Pave your outdoor area
Pave outdoor entertainment area with inexpensive cement brick and then paint in your choice of colour.
The new outdoor area is designed to provide more open space for seating and raise the level of the ground to allow for water drainage problems.
It has been about five years since I built the fire pit and seating area in the back garden. This was one of those projects of mine, of which there are many, that was never quite completed. The idea was there, but the motivation wasn't. With a new plan to build an outdoor sofa to have a more comfortable place to relax outdoors I needed to knock down the brick seating, remove the concrete slab and lay paving.
The concrete slab was poured when the pool was installed almost 15 years ago. Over the years I have regularly painted the concrete to keep it looking good, but I have decided that paving the area will be less maintenance.
The first step was to knock down the brick seating, which was built on top of the existing slab.
Removing the concrete slab was next and this was done with a pickaxe. All rubble was removed and the site levelled out as much as possible. The new paving will be at a slightly higher level than the slab in order to have better water run off away from the house.
Previously, the water used to collect in a huge puddle outside the garden door and with some of the heavier rains we almost ran the risk of flooding. Now the paving will raise the level and direct the water away from the house to allow it to flow around the property and into storm water drains.
Rather than go to the expense of removing the concrete slab surrounding the pool it was decided to cut a line about one metre away from the pool and butt the new paving up against this edge. I used an angle grinder to cut a clean line that curved around the pool. It was only later on that I realised that the paving would actually be higher than the concrete slab around the pool, but you will see how I solved this dilemma below.
After checking the levels to ensure that the height sloped away from the house and at an angle to direct water to the side of the property, the soil was compacted and more soil added and compacted until the correct height was achieved. To check the level as you work, have a couple of long straightedges - I used 3 metre long steel bar - with a spirit level on top to make sure the paving would be higher against the house but also direct water flow in the right direction by sloping slightly to the side.
GOOD TO KNOW
When raising the height of ground on the exterior of a house make sure that you are not going to raise it above the height of the DPC (damp proofing course), as this could lead to serious problems with damp and moisture in the brickwork.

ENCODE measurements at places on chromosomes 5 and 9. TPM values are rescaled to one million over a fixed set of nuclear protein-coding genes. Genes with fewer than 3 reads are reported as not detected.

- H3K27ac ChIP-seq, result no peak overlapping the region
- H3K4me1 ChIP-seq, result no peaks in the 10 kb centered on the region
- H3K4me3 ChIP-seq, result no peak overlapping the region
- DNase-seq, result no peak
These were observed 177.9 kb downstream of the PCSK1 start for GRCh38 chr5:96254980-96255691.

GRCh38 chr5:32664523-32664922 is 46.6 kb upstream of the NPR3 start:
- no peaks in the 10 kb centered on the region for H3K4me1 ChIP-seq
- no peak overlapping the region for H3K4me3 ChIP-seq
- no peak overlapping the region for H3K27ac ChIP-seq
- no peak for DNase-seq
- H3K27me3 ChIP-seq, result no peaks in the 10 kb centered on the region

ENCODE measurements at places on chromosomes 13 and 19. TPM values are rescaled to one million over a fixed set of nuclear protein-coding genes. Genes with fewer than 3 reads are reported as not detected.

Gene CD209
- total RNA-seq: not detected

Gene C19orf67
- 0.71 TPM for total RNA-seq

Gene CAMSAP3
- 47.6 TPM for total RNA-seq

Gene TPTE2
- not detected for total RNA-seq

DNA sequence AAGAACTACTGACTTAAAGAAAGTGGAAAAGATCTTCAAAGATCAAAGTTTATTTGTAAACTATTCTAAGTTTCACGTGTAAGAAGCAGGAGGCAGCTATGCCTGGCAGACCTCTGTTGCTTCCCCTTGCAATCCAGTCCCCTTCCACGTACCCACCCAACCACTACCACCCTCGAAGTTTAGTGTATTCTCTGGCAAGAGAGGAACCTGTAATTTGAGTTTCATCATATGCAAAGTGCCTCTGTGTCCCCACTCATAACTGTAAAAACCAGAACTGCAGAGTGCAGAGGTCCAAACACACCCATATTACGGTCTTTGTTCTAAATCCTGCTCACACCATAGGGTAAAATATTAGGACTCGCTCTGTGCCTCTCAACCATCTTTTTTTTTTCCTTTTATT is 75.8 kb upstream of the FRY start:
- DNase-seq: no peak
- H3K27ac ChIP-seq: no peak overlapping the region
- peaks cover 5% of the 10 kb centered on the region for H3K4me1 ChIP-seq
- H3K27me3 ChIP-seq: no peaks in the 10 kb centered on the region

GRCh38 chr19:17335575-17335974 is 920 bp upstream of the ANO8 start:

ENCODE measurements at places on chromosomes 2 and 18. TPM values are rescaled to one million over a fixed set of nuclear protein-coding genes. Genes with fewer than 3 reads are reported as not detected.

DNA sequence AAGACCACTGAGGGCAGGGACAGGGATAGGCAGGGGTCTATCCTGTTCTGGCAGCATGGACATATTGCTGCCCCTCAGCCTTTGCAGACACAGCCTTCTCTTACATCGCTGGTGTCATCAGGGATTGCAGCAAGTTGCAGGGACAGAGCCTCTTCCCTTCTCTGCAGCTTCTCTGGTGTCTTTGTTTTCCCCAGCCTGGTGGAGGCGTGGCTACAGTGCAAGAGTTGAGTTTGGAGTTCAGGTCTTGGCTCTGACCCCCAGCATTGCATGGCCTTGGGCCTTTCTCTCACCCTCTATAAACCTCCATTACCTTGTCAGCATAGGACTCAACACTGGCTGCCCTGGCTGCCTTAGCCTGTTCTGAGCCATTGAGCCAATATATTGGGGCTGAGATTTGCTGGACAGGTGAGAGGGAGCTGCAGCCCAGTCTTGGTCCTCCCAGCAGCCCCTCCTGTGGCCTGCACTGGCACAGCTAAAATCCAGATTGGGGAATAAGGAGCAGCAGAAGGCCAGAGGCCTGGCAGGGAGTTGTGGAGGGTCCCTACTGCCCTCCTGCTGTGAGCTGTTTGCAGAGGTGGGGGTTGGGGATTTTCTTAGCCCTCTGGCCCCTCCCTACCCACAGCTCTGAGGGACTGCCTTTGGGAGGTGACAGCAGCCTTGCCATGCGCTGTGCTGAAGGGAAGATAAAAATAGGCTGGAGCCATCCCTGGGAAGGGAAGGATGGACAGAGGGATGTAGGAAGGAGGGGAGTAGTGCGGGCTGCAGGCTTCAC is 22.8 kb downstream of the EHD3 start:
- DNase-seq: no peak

After compacting the ground a layer of fine river sand was laid over the top of the compacted ground as a bed for the paving bricks. The outer edge of bricks that form the border around the pool were laid first.
Working away from the walls of the house paving bricks were laid in a herringbone pattern. I chose this pattern because it is the easiest to lay and also allows you more flexibility with the design if you stray off the line a bit here and there. After laying the main areas, bricks were cut using an angle grinder to fill in the gaps.
Fine sand was poured over the top of the paving bricks and repeatedly brushed over the surface until all the gaps between the bricks were filled in. I repeated this process a couple of days later to be absolutely sure that all the gaps were filled to capacity.
GOOD TO KNOW
If you are laying paving for the first time, do some research before you begin to acquaint yourself with the best methods for your particular situation. The Internet is filled with information.
Since the paving bricks needed to be higher there was a difference in level between the paving bricks and existing pool surround. To solve this problem a layer of concrete was added to fill in the difference in height and merge the two levels together.
After a couple of days the concrete was painted with Prominent Paving Paint in a terracotta colour that almost matches the colour of the new paving bricks.
To further ensure that drainage and water run off would not be a problem in the future, a concrete gutter was placed between the bricks and the wall of the house. The paving allows water to flow into the gutter, which then directs the water flow away from the foundations. During December we had more than a few downpours and the system works like a dream!